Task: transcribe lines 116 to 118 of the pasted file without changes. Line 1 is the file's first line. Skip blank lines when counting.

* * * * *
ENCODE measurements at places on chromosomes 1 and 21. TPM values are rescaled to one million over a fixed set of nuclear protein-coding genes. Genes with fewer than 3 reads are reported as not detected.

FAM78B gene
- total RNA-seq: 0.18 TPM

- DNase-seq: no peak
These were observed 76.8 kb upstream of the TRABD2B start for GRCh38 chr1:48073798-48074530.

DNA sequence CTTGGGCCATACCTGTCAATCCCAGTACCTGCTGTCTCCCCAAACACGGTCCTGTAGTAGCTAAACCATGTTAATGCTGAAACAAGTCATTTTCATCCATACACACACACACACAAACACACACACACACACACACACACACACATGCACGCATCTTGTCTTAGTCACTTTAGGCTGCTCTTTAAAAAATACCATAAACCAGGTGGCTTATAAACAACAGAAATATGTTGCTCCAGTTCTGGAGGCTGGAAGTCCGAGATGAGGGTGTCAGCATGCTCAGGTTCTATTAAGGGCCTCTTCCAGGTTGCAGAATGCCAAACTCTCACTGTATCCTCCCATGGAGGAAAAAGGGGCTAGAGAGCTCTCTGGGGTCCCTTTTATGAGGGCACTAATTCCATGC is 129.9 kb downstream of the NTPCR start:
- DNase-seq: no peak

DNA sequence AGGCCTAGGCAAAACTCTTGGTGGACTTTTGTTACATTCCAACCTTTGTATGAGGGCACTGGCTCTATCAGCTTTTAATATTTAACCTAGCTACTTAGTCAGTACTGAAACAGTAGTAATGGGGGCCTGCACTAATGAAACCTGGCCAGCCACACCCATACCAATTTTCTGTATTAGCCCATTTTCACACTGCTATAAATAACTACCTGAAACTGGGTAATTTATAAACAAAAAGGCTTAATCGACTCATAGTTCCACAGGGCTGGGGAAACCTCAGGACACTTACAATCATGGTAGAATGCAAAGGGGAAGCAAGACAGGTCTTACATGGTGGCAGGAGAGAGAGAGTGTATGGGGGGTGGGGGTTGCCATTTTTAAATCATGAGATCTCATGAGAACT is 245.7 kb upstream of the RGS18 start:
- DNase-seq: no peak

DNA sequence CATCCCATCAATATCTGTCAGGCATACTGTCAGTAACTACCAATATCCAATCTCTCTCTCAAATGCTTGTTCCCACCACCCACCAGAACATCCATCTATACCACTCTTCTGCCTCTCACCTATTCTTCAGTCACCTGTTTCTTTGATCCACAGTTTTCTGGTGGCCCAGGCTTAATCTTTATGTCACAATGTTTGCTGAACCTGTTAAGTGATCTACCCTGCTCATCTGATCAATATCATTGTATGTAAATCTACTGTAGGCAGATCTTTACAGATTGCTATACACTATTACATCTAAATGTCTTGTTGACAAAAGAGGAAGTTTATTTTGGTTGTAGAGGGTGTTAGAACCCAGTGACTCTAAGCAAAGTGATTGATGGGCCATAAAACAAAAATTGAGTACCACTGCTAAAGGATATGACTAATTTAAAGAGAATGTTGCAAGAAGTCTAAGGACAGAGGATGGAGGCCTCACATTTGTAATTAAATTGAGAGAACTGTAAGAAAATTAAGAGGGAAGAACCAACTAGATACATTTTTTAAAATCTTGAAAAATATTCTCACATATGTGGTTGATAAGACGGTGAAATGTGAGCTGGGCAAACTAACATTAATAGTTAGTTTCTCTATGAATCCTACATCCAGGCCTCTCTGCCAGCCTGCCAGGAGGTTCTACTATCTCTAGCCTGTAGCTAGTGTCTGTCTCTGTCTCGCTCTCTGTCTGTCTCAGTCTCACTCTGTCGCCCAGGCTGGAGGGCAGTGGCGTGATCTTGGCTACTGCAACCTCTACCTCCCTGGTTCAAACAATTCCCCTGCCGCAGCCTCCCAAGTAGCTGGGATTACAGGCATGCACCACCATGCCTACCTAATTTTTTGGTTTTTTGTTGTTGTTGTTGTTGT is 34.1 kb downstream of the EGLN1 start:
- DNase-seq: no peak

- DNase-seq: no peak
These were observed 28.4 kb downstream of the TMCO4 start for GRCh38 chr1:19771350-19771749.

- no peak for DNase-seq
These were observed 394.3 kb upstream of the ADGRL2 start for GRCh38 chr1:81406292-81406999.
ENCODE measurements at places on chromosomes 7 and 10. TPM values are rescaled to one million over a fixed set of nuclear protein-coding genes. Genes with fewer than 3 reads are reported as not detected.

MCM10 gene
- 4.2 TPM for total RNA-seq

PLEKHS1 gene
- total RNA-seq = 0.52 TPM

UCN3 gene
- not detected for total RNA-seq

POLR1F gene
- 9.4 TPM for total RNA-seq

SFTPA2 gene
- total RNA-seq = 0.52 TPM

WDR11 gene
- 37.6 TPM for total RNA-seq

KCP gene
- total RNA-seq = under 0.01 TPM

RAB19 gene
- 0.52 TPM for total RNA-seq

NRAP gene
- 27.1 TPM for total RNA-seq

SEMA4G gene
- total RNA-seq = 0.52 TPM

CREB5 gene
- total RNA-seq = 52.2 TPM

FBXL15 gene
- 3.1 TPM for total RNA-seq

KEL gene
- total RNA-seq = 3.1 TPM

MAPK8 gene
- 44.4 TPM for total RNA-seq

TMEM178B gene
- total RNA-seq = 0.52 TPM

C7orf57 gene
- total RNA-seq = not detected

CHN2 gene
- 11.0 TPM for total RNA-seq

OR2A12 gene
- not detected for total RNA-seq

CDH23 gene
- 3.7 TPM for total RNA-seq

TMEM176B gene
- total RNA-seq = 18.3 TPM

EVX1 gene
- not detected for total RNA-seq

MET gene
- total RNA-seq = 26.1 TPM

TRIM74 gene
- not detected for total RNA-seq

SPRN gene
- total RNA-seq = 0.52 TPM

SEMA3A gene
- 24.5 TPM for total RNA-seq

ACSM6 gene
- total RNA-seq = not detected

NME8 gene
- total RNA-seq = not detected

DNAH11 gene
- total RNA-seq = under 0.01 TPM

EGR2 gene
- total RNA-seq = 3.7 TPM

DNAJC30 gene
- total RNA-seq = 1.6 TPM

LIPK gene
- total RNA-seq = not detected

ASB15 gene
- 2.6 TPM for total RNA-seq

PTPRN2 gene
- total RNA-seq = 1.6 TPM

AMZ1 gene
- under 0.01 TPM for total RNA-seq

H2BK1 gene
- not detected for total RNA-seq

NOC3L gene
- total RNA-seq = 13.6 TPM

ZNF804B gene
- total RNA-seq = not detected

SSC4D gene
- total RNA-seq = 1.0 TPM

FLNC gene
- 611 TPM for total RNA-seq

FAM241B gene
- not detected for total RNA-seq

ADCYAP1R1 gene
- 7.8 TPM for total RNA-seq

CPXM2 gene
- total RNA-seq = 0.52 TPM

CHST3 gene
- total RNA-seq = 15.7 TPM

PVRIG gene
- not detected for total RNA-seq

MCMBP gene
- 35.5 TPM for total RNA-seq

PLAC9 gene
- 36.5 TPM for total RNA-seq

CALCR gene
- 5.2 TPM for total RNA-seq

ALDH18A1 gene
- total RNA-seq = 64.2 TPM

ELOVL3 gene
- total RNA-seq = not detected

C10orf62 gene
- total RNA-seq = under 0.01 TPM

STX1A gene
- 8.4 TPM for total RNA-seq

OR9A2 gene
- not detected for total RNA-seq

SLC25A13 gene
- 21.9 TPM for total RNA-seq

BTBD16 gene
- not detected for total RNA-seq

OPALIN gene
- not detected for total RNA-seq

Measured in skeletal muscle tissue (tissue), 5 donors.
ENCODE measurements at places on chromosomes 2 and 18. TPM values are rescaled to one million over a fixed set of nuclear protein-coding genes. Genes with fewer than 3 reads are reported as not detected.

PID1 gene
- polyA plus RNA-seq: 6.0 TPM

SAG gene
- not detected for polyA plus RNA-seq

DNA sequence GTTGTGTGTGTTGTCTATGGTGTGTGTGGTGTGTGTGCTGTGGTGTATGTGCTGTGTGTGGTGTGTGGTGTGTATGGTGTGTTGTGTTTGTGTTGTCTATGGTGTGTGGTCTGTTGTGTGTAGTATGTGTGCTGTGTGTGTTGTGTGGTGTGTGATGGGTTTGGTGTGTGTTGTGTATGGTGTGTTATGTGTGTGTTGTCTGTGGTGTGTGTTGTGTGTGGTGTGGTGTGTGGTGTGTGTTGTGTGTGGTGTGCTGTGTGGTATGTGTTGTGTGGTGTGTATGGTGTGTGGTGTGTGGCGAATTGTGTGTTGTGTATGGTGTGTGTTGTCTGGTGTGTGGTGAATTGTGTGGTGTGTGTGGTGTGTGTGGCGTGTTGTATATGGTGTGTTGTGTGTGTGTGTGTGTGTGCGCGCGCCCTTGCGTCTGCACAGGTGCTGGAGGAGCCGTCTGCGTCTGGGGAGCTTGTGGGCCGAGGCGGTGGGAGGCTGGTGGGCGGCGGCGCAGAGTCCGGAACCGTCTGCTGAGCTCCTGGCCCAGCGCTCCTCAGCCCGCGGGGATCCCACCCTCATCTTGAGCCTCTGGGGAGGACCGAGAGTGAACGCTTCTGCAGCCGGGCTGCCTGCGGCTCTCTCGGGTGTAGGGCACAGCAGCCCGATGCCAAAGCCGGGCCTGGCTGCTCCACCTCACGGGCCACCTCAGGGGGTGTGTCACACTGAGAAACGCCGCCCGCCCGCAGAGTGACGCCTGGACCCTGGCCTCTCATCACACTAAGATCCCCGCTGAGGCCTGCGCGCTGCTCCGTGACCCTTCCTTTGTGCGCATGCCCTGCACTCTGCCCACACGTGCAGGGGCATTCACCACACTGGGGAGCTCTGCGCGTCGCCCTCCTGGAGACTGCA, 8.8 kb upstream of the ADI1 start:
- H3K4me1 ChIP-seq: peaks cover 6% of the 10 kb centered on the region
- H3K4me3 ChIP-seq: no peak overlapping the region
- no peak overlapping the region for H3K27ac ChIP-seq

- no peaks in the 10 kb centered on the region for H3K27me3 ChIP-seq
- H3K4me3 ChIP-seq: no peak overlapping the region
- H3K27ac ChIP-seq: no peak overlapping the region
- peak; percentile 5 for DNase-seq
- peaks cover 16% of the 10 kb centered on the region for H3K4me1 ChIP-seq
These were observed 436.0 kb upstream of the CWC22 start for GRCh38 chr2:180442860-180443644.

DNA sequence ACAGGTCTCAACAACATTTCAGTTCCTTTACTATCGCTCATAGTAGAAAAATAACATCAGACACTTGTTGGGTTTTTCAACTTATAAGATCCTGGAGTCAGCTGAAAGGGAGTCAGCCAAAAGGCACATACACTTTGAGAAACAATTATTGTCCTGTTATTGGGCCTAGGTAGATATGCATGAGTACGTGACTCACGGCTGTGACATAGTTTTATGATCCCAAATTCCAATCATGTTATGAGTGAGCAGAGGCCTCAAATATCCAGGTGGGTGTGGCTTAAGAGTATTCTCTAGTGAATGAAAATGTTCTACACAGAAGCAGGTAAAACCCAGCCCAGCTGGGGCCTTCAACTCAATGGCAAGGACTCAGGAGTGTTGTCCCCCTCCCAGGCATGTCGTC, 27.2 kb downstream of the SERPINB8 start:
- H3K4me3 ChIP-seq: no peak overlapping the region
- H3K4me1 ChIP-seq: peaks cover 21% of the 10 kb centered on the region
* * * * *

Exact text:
- total RNA-seq = under 0.01 TPM

STX1A gene
- 8.4 TPM for total RNA-seq